This is especially impressive considering how small and thin the camera is, and one of the factors that distinguishes it from the other cameras on the market.
There is no viewfinder to spy into to see what your image will show; just look at the touchscreen and you’ll see your image as it will come out. This is fine, though there are some people out there who prefer a viewfinder
With high-speed burst mode, you can take several shots in a row … then go through and pick the best one.
Slow motion movie recording is available too.
If you want to jump into the picture after setting up the shot yourself, there is a timer with preset 10 second and 2 second delays, or you can set up your own customizable delay in 1-second increments.
The PowerShot ELPH 510 HS accepts a variety of memory card options, including SD Memory Card, SDHC memory Card, SDXC Memory Card and Eye-Fi.
When going over the photos you’ve shot, you can do a lot of manipulating of them – such as rotation, red-eye correction, resizing, etc. You can also view them as a slideshow
The included USB cable allows you to connect the camera to your computer, where you can store your photos and do what you will with them from there (I’m a big fan of Shutterfly.com to make prints and other products from my photos). You can also connect the USB cable directly to some Canon printers if you have photo-quality paper at home.
With this camera, you can let the machine do the work or do it yourself, in terms of settings.
Smart AUTO finds best settings if you don’t want to figure it out yourself. (The camera will choose from a list of 32 preset options)
If you like to tinker with your settings, everything from aperture to shutter speed to white balance can be adjusted as you wish.
A variety of shooting modes are built into the camera and can be chosen, including: Portrait, Kids & Pets, High-Speed Burst, Handheld Night Scene, Low Light, Fish-eye Effect, Miniature Effect, Toy Camera Effect, Monochrome, Super Vivid, Poster Effect, Color Accent, Color Swap, Beach, Foliage, Snow, Fireworks and more.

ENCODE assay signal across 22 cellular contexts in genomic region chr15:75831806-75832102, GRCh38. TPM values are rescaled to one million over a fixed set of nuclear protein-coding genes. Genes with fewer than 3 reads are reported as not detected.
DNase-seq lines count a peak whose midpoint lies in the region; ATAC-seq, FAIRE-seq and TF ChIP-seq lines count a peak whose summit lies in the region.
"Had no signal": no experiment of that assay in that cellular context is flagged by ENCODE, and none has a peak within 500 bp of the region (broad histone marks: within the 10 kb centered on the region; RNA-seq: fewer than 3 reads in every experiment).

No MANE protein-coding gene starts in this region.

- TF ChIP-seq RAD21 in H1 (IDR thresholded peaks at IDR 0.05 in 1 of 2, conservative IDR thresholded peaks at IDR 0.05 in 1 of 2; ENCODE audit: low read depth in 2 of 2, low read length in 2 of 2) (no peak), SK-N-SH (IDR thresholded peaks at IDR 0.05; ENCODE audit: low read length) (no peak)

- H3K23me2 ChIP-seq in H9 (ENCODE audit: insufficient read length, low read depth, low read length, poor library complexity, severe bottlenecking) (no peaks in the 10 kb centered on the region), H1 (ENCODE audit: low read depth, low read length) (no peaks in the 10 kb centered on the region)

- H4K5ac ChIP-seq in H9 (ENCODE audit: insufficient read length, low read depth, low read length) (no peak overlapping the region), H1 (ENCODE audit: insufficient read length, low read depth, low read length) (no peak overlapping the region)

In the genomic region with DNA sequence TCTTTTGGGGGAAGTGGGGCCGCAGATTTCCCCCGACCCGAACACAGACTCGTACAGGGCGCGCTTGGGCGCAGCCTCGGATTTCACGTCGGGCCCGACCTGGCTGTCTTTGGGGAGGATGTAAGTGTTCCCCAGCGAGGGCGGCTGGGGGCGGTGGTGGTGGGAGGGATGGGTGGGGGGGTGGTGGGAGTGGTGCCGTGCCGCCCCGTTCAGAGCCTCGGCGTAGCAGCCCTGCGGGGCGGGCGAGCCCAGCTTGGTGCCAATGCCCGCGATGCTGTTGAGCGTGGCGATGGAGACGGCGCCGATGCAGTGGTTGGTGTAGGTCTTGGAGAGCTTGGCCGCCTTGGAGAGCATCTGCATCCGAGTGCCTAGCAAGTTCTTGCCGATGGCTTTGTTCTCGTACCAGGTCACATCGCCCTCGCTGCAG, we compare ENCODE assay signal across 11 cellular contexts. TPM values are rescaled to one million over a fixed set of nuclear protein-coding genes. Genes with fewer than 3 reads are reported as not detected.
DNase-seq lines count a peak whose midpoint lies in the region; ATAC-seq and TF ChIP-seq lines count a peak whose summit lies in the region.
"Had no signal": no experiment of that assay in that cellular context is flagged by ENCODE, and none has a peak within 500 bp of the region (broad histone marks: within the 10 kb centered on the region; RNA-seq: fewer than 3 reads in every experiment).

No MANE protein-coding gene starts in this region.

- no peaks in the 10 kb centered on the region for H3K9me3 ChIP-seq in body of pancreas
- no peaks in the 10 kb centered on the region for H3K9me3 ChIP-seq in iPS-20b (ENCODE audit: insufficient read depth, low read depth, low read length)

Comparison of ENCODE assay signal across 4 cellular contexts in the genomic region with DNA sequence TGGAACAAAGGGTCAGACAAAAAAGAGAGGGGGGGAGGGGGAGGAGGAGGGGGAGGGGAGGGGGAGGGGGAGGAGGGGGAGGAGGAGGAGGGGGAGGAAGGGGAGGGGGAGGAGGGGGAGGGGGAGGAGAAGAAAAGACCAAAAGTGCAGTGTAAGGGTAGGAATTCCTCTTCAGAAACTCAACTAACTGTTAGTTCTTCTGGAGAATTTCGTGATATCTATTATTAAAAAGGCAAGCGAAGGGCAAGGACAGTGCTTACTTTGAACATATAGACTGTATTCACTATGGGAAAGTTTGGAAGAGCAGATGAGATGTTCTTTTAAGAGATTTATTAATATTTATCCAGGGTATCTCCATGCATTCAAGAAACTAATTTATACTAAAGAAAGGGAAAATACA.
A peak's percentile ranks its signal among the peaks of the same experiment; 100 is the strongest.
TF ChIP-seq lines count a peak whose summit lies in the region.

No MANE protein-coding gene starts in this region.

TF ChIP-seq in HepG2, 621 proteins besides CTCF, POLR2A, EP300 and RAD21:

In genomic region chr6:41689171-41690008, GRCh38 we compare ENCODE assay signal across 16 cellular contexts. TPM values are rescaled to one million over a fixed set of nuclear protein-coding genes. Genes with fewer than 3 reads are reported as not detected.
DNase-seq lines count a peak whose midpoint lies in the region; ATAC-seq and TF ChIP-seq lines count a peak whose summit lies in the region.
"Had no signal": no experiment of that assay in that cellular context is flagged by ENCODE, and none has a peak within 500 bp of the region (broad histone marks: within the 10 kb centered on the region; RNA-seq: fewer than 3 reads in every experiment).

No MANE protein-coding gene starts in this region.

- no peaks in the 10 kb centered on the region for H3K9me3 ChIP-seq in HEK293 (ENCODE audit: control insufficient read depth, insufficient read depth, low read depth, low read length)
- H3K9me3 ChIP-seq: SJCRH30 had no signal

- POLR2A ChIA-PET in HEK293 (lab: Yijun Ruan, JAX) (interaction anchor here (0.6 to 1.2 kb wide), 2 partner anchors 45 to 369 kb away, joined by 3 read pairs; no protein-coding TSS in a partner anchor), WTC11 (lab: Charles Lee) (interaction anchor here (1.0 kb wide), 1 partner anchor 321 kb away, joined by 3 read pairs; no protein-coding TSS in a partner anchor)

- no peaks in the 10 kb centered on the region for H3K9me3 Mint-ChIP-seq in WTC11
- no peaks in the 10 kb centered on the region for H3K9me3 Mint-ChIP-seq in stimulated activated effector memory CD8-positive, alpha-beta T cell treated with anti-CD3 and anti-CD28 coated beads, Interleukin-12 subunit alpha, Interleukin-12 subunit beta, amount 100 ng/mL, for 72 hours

IN THE BOX
You’ll get the PowerShot ELPH 510 HS camera, a charger, a battery pack, a wrist strap, a USB cable, and a CD-Rom.
While not the greatest, battery life on the PowerShot ELPH 510 HS is decent at about 170 shots. I’ve seen better, but I’ve also seen worse. Charging of the battery is pretty quick.
The retail price of the PowerShot ELPH 510 HS is $349.99 if you buy direct from Canon. But it can be found for less than $300 if you buy it elsewhere online, such as amazon.com and other similar sites.
Canon has done a good job with the PowerShot ELPH 510 HS in terms of packing a lot of great options into a very portable package. You won’t be able to be as artistic with your photos as you could with a DSLR, but that’s understandable, as that is comparing apples and oranges, plus this model is several hundred dollars less than most DSLR models.
It’s no stretch to call this model one of the best point-and-shoot cameras on the market. It’s got an attractive look, great zoom ability, a responsive touchscreen, produces high-quality photos and video, and should definitely be considered by anyone who wants a compact camera but doesn’t want to sacrifice on specs.
Matt Myftiu can be reached at firstname.lastname@example.org or 248-745-4617. Follow him on Twitter @MattMyftiu or become a fan of the Facebook page “OPTechTime”.
On the Web
For more information on the PowerShot ELPH 510 HS, visit usa.canon.com.